Lenten Thoughts on Judas

So, in case you are ready to read something that is NOT about the Coronavirus, I have a quick recommendation. I don’t usually read graphic novels, but I have a very strong theological interest in Judas (basically, I think Judas is the exemplar of salvation in Jesus Christ—if he isn’t saved, none of us are). So, when I saw the graphic novel titled Judas, by Jeff Loveness and Jakob Rebelka, I had to get it. (Judas)

While I’m not a huge fan of the art—given that it takes place in hell, I think the temptation for dramatic excess was probably too strong to resist—the story is really good. Basically, Judas ends up in hell because he gave up on Jesus, and Satan encourages his despair. Then, however, Jesus ends up there, too, and Satan also encourages his despair; Jesus is not making a victory tour through hell, releasing the captives, instead, he becomes one of them, and ends up in the deepest pit of hell, abandoned and alone.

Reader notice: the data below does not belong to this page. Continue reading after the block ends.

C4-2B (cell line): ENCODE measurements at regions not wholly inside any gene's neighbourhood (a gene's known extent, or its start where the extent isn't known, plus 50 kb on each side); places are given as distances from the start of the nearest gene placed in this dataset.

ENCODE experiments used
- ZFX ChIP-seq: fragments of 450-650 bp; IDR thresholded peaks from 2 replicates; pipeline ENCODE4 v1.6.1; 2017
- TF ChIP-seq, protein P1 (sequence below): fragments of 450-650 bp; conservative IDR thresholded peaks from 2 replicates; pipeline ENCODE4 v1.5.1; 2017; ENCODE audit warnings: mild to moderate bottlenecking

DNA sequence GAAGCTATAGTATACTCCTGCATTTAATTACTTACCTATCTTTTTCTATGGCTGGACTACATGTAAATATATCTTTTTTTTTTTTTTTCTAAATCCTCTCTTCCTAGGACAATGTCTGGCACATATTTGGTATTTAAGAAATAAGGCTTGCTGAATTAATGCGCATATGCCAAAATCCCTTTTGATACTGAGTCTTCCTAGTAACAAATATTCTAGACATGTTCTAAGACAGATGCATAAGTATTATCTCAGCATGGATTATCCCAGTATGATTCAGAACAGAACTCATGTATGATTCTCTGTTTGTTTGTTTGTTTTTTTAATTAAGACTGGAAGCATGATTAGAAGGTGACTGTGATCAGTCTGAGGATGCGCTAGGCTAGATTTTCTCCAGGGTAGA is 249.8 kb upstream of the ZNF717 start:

In the midst of Satan’s triumph, Judas’ faith in Jesus returns, and he seeks Jesus out and rescues him, facilitating his resurrection. Judas ultimately accepts the brokenness of Jesus’ story and his own story, but chooses love anyway, in the same way that Jesus chose love.

There is more to it than that, but you get the gist. This dramatization illustrates that the same power in vulnerability and humility that Jesus showed in his life, he also showed in his death and resurrection; and that no one ever is beyond the reach of Jesus’ love. Reconciliation, transformation, restoration—all things are possible for everyone, for all creation, actually. Not only for you and me, but even for Judas.

2 thoughts on “Lenten Thoughts on Judas

  1. Several years ago I read a novel by Frank Yerby called “Judas, my Brother” – your piece made me remember it. I’m going to dig it out and read it again. We all need to walk in Judas sandals occasionally

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